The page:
On April 21, the U.S. Department of Education released the state plan application template for the remaining tranche of Elementary and Secondary School Emergency Relief (ESESR) funds authorized under the American Rescue Plan (ARP) Act of 2021. Last month, states received access to two-thirds of their ARP ESSER allocation—a total of $81 billion. States’ allocations of the remaining $41 billion will become available after their plans are approved by the Department. In their applications, states must demonstrate broad stakeholder engagement, detail their current status and needs and describe plans for:
- Safely reopening schools and sustaining their safe operations
- The use and coordination of ARP ESSER Funds
- Maximizing state-level funds to support students
- Supporting Local Education Agencies (LEAs) in planning for and meeting students’ needs
- Supporting the educator workforce
- Monitoring and measuring progress
In addition to the state plans, the Department of Education will also require school districts to seek broad public input and develop their own plans for the use of ARP ESSER funds. This is in addition to the statutory requirement in the American Rescue Plan that school districts develop a plan for the safe return to in-person instruction and continuity of services.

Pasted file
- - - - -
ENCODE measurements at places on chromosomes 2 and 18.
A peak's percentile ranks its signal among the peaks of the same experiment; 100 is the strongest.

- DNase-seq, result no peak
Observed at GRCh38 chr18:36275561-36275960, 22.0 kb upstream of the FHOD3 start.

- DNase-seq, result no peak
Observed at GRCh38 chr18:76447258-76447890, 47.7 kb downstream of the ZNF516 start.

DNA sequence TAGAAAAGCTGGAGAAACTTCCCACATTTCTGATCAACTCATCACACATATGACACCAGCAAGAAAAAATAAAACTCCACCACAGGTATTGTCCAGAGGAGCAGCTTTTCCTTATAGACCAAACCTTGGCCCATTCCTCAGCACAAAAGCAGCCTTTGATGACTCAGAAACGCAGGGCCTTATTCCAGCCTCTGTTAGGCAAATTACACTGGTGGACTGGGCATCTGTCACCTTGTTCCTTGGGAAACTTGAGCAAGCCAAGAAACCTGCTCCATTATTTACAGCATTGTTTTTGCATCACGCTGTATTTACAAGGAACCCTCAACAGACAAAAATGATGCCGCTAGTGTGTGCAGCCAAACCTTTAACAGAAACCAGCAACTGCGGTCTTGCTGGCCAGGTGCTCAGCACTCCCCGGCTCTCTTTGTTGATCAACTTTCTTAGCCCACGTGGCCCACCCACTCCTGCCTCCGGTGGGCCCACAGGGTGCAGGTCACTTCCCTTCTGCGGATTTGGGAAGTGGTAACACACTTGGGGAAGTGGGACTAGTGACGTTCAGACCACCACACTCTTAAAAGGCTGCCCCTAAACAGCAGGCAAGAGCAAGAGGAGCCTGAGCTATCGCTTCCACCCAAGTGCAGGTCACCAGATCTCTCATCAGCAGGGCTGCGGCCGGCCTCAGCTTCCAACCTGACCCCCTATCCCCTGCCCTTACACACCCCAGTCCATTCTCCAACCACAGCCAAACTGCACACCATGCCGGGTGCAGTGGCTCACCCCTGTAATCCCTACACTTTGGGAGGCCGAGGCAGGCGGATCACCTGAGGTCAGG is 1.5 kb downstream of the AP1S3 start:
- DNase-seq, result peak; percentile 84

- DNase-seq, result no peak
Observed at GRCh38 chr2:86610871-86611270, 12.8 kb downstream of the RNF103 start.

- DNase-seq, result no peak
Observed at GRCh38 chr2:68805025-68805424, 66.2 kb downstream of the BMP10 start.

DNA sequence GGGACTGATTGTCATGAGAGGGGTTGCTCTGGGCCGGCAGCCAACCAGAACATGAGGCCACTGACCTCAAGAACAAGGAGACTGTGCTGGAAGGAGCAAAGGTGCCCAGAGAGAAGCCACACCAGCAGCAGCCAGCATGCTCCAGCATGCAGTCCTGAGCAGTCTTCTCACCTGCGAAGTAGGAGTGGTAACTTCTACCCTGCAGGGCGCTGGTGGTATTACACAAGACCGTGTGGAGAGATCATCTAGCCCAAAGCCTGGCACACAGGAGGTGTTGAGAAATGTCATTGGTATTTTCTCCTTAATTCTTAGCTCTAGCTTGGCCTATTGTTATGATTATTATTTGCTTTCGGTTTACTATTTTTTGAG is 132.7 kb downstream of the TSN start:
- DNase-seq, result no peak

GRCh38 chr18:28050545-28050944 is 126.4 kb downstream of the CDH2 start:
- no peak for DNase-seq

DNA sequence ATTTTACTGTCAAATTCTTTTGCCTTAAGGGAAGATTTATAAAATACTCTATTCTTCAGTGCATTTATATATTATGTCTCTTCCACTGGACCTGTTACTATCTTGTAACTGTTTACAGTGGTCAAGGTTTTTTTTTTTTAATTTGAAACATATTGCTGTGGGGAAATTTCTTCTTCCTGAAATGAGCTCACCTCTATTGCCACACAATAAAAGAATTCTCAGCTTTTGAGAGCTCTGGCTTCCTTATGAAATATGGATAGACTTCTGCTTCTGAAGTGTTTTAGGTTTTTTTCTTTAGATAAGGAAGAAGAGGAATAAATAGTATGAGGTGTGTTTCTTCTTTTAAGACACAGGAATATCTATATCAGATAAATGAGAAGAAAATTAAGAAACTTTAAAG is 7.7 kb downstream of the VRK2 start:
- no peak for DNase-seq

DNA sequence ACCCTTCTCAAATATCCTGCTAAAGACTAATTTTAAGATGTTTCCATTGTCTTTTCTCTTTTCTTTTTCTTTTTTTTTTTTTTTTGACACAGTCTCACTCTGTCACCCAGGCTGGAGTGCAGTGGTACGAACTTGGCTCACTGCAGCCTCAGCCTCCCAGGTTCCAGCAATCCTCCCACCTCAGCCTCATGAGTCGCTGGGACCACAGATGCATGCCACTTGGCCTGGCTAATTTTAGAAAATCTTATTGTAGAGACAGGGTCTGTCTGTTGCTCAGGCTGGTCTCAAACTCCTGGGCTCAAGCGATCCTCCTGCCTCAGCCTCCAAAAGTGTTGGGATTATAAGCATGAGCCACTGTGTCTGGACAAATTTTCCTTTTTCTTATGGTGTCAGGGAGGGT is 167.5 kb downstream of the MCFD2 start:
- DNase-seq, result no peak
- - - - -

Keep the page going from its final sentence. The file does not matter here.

Along with sharing a tax base with local school boards and providing complementary services to local students, counties play a role in supporting and funding K-12 schools in six states: Alaska, Maryland, North Carolina, Virginia, Tennessee and Mississippi. Regardless of the county role in funding K-12 schools, county officials recognize that safe school reopening is vitally important for child wellbeing and economic recovery.
The Department of Education has developed several new resources to support school reopening, including an online hub for the ARP funding, two volumes of a COVID-19 handbook focused on health, safety and educational equity and a National Safe School Reopening Summit.
NACo will continue to monitor implementation of education relief under the American Rescue Plan Act and potential implications for county governments.